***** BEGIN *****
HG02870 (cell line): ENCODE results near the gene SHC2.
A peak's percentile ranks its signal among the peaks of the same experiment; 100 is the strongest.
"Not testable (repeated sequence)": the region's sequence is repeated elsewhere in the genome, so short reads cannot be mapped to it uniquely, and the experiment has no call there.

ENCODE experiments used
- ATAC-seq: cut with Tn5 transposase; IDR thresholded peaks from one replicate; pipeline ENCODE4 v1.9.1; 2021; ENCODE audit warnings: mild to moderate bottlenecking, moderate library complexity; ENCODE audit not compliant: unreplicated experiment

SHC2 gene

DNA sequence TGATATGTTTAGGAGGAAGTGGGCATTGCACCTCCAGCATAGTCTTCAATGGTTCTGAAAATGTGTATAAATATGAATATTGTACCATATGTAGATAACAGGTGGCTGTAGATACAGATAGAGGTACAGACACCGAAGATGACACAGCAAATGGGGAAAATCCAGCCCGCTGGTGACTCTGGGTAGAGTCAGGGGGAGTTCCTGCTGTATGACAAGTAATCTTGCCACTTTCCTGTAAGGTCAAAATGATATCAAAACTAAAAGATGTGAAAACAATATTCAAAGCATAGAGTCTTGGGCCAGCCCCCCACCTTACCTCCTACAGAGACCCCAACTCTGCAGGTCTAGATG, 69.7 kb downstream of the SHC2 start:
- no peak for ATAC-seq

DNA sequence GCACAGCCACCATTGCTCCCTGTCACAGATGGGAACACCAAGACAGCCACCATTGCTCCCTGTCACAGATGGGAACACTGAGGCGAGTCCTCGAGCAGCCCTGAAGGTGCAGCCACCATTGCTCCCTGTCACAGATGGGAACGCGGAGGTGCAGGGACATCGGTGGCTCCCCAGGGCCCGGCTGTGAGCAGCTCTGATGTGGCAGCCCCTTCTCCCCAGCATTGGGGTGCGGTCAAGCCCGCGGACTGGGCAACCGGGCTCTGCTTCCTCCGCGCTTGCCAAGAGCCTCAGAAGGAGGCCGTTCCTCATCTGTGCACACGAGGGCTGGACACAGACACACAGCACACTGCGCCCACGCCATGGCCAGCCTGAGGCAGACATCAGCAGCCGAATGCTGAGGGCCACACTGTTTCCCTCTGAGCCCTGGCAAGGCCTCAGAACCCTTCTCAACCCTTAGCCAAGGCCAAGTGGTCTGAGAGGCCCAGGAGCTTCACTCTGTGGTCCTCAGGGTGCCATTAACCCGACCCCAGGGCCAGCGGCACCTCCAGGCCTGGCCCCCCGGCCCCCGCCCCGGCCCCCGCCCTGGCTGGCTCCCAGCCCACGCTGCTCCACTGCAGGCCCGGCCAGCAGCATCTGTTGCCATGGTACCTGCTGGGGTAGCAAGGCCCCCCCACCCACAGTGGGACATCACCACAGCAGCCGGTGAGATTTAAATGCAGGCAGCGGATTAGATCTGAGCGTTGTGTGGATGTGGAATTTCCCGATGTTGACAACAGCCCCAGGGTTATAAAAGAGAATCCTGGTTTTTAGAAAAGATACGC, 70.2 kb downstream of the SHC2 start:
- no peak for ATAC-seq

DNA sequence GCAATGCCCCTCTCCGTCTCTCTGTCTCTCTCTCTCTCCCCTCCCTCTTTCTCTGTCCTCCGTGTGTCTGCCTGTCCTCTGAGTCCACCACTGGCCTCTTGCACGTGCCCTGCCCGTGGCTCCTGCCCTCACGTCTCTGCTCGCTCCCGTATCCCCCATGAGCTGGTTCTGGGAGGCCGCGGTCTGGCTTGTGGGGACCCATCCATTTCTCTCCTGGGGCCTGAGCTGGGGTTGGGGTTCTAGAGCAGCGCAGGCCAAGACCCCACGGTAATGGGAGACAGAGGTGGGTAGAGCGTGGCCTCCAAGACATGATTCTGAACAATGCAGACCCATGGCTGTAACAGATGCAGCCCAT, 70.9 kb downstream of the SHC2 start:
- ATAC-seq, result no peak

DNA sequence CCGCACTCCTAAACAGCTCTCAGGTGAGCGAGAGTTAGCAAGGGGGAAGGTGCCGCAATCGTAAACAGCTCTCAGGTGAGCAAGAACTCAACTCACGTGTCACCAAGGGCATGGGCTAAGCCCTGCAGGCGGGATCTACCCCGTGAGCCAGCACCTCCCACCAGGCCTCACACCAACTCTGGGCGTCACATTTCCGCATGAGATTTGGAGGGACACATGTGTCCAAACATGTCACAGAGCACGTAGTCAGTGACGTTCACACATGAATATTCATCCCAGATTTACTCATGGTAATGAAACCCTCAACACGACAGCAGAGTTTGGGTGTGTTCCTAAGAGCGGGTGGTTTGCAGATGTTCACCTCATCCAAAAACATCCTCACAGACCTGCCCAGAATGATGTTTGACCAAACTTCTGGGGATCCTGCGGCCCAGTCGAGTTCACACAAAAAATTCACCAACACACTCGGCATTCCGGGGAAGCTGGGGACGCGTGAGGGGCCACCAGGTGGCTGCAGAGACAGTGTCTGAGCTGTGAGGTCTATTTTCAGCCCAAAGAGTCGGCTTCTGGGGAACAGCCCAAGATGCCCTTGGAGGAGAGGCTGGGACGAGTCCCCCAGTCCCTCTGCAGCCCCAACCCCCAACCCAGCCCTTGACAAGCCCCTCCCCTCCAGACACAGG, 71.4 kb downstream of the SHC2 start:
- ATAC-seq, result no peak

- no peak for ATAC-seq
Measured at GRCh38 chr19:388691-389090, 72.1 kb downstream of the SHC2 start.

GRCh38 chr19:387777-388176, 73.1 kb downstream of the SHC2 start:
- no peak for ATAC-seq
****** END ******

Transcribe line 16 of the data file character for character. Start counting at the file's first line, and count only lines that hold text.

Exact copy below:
Measured at GRCh38 chr19:388691-389090, 72.1 kb downstream of the SHC2 start.